Answer this question: Do you have a sustainable life balance as a mom?
If the answer is “no”, you’re not alone. This is the most common conversation I have with moms, and especially those who either own their own business, work a full-time career, or even have a side hustle on top of a career.
It’s actually a major reason why The Driven Mama exists. Our mission is to redefine what it means to be “driven” and “ambitious”, so that it’s not synonymous with “tired”, “exhausted”, or “barely getting by”.
Let’s get one thing straight – being a driven mama does NOT mean burning the candle at all ends, never making time for yourself, or barely surviving in the pursuit of “being enough” for those around you.
Being a driven mama means believing in yourself, your purpose, and finding the formula the works best for you to live YOUR best life – and not anyone else’s.
And the best way to move the needle on this movement is by helping to clear the air on a particularly trendy word – “balance”.
It seems like this word is the mom’s version of the modern day unicorn.
Everyone talks about it.
We think everyone else has it.
But, in reality, does anyone really have consistency in their life balance?
And if someone does, are they being judged by others, made to feel “less than”, or left to feel ashamed for living outside of the norm of overworked & exhausted?
Before we get too much farther, it’s important to know that balance IS possible (well, a form of it is anyway. We’ll get into that a little later). But, as moms, we have to stop comparing our version of “balance” against each other and measuring our self worth against it.
THAT is actually the core issue that so many of us are fighting against – allowing the external world to define what “balance” is and then judging ourselves when we’re not achieving it as described.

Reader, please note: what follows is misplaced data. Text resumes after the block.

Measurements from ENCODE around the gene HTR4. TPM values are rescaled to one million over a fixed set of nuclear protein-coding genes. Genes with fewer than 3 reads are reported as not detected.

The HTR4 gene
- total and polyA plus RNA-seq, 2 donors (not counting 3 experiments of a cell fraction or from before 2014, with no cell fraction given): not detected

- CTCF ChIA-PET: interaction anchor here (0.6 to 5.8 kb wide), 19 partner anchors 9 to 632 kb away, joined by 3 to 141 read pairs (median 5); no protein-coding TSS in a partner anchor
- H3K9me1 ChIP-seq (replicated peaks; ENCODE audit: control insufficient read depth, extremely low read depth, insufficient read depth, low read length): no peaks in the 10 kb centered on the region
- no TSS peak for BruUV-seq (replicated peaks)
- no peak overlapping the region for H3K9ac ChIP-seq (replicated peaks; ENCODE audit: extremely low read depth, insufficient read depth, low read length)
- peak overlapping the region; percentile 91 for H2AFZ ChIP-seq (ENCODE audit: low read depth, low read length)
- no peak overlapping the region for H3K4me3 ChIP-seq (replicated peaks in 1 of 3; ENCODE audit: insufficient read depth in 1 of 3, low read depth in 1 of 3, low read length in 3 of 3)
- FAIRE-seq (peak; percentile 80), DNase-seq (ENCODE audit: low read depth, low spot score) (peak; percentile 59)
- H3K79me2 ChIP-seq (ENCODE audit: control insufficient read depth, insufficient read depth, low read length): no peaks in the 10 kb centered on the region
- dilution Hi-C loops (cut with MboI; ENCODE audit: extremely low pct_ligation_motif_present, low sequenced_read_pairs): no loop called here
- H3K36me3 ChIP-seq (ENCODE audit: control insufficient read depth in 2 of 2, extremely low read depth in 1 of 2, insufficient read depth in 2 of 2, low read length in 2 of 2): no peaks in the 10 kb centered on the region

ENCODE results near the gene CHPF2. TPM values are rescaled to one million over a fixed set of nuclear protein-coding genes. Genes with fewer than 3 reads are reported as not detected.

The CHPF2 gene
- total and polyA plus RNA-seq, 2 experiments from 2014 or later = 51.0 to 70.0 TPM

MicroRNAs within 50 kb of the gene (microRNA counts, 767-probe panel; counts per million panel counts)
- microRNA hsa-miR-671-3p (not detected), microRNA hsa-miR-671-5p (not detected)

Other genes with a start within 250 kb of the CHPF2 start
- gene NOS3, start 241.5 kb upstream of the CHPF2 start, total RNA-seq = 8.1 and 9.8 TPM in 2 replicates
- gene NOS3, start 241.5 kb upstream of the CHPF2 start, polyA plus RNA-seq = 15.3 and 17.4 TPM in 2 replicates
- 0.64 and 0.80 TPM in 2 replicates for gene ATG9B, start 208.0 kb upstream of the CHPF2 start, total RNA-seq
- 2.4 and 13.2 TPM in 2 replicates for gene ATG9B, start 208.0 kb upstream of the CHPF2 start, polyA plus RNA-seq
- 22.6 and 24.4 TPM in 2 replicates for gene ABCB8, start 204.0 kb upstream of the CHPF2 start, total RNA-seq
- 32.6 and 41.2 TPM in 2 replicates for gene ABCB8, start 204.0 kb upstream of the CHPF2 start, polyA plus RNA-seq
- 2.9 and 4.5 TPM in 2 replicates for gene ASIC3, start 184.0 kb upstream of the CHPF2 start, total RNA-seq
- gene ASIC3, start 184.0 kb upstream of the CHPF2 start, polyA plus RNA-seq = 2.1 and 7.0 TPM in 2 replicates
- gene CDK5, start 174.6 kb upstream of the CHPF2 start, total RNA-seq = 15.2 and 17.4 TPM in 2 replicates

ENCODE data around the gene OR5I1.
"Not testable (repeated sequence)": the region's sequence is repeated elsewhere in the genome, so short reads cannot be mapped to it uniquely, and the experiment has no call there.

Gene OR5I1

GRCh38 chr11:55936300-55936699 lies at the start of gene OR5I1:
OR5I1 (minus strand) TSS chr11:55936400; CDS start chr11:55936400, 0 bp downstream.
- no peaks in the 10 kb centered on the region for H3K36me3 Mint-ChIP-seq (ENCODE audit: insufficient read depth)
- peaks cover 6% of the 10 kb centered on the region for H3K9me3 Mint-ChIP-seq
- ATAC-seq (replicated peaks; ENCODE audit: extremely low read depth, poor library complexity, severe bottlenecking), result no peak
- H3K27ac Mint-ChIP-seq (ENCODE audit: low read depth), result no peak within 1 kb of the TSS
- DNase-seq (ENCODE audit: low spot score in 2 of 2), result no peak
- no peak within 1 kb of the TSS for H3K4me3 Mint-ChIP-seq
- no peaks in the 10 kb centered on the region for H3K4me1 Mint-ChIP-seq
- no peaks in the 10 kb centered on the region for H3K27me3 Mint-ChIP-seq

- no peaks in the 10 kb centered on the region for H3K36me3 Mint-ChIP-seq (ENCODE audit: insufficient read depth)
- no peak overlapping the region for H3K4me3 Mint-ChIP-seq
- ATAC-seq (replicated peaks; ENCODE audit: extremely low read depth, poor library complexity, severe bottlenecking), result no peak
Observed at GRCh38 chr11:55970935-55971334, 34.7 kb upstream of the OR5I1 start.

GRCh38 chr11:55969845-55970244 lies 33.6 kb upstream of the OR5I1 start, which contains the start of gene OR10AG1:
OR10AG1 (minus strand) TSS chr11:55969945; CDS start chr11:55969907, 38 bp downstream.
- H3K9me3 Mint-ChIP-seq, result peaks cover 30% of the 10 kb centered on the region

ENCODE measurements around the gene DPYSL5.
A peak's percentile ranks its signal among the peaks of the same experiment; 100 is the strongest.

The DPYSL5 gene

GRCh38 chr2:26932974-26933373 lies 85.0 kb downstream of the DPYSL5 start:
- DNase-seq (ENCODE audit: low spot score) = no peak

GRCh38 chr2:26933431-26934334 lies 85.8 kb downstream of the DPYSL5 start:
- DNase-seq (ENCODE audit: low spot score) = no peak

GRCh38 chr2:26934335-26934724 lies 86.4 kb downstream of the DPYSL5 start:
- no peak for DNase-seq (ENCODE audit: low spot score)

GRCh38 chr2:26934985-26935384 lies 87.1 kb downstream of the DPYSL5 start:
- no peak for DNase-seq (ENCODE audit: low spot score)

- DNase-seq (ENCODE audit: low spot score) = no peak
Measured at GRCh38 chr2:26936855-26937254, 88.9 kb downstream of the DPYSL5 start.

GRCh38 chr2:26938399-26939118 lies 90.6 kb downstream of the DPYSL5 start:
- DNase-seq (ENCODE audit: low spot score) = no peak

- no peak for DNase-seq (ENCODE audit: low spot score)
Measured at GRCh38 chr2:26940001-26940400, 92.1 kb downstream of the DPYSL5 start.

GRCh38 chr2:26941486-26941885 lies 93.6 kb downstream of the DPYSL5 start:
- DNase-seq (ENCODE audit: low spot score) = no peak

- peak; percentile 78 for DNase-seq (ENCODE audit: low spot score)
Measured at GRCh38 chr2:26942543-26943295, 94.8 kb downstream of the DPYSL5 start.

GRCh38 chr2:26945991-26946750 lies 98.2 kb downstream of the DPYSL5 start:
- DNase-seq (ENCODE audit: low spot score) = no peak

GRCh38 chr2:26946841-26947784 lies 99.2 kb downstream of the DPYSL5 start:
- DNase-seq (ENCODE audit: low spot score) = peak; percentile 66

Not only is this completely unfair to have this pressure to on us, but it’s total B.S.
Balance is one of those topics that I WISH there was a required course on before you reached adulthood. Kind of like managing personal finances and other life skills that the education system seems to have missed in their curriculum. (I digress…)
But, since there’s not, this post will have to suffice.
What is Life balance?
I wanted to start this section with a definition from Webster, but even the definition is deceiving, because we’re not after the noun, balance. Life doesn’t just stand still and never change. It’s not like a destination you can reach or the end of a race. You don’t get a trophy for achieving “life balance” and call it good.
Instead, we need to look at the term in the form of a verb. In action – balancing.
Life balance isn’t a thing – but “life balancing” is. It’s always in motion, being adjusted, and fluid. Which is also why it’s so important to refuse to compare your life balancing efforts with anyone else’s.
You have no idea what is going on in their life right now, what kind of day they had at work, how well their kids slept, or what kind of major life events are taking place for them right now. Whatever is going on in your life and their life is completely different.
Think of our lives like snowflakes, no one is exactly alike. Which is why your life balancing efforts shouldn’t be either.
Building Your Life Balancing Muscle